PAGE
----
A Velan Inc RCP 1212 connecting valve at a worker's training room in Daya Bay, near Shenzhen. Nuclear power in China has undergone accelerated development in line with the country's goal of using cleaner energy sources.[Agencies]
China Guangdong Nuclear Power Group (CGNPG), one of the country's two major nuclear power plant operators, plans to start operation of four plants between 2013 and 2014, the company said yesterday.
The four nuclear power projects are Taishan and Yangjiang nuclear power plants in Guangdong province, Fangchenggang plant in the Guangxi Zhuang autonomous region, and Ningde project in Fujian province. The first phase will include eight reactors being put into service.
CGNPG yesterday signed an agreement with China Nuclear Engineering Group for the installation of the eight reactors, with a total value of 5.3 billion yuan, the two companies said in a joint statement.
Among them the Taishan project is China's first nuclear power plant that uses European Pressurized Reactor (EPR) technology. China and France signed an agreement in 2007 to use the technology developed by French nuclear company Areva.
The first phase of the Taishan project includes two reactors, with construction expected to be completed by the end of 2013, according to CGNPC. The project will generate 26 billion kWh of electricity annually.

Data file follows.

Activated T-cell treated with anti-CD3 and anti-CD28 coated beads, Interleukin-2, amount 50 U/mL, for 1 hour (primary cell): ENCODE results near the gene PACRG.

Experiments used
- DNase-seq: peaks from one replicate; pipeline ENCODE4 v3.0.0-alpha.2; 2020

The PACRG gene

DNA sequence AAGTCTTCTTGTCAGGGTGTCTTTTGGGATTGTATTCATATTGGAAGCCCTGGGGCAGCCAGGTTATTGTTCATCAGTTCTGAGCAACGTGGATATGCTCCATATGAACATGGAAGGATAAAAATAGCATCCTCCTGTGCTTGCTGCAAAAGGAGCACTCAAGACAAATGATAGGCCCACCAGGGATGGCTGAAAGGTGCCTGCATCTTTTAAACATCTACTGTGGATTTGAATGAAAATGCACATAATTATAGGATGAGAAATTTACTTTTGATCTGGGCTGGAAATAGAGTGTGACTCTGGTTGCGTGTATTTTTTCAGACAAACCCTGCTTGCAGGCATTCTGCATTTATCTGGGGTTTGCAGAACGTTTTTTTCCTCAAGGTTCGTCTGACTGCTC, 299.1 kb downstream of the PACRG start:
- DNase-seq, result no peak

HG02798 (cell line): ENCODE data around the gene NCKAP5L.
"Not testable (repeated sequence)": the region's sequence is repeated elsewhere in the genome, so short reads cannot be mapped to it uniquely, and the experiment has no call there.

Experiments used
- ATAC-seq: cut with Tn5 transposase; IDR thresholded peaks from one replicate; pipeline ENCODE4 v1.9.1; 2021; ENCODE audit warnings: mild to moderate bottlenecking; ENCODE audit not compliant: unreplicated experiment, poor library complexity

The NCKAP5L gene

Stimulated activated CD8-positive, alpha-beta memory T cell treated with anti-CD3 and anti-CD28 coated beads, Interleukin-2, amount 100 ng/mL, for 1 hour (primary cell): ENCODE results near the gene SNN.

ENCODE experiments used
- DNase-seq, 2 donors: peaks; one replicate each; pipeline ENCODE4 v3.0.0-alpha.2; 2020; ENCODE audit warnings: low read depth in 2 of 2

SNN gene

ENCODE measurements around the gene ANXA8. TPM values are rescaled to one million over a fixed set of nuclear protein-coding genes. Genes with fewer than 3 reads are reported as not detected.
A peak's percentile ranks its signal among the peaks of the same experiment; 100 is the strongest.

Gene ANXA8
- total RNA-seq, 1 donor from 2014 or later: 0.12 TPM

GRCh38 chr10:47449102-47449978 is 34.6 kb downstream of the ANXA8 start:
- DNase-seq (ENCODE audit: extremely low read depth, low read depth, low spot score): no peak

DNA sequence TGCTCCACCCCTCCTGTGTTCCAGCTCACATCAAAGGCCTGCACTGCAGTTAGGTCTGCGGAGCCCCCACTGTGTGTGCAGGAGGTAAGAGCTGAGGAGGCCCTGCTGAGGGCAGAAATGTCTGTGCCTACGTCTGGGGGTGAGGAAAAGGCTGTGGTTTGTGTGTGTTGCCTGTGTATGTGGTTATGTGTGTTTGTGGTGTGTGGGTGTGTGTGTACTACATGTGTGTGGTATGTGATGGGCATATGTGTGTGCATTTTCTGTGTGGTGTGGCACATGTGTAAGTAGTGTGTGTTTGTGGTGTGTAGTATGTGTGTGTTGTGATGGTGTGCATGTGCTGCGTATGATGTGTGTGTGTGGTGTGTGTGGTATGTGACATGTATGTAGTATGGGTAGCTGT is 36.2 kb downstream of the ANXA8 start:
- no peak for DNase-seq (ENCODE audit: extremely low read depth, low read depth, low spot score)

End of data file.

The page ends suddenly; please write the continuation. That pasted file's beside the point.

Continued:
Fangchenggang, Ningde and Yangjiang plants use second-generation technology.
China has chosen two third- generation nuclear power technologies to build six nuclear reactors in the country. Apart from the Taishan project, the country has chosen the AP1000 technology of US-based Westinghouse to build four reactors in Zhejiang and Shandong provinces.
Compared with conventional nuclear power plants, which use first- or second-generation technology, nuclear plants with third-generation technology are much safer and have a longer lifespan, said analysts.
Construction of three of the four AP1000 reactors has begun, according to the project builder, the State Nuclear Power Technology Corp.
Nuclear power in China has undergone accelerated development, in line with the country's goal of using cleaner energy sources.
"The sector will continue to see rapid growth over the next decade as it fits in well with China's strategy to build an environmentally friendly economy," said Han Xiaoping, chief information officer with China5e.com, a leading energy website in the country.
In 2005, China decided to increase its nuclear capacity to 40 gW, making up 4 percent of the country's total power capacity.
But with the rapid development of the sector, the target is reportedly raised to 70 gW.
At present, China has 11 nuclear reactors in operation. Nuclear power accounts for less than 2 percent of the country's total power capacity.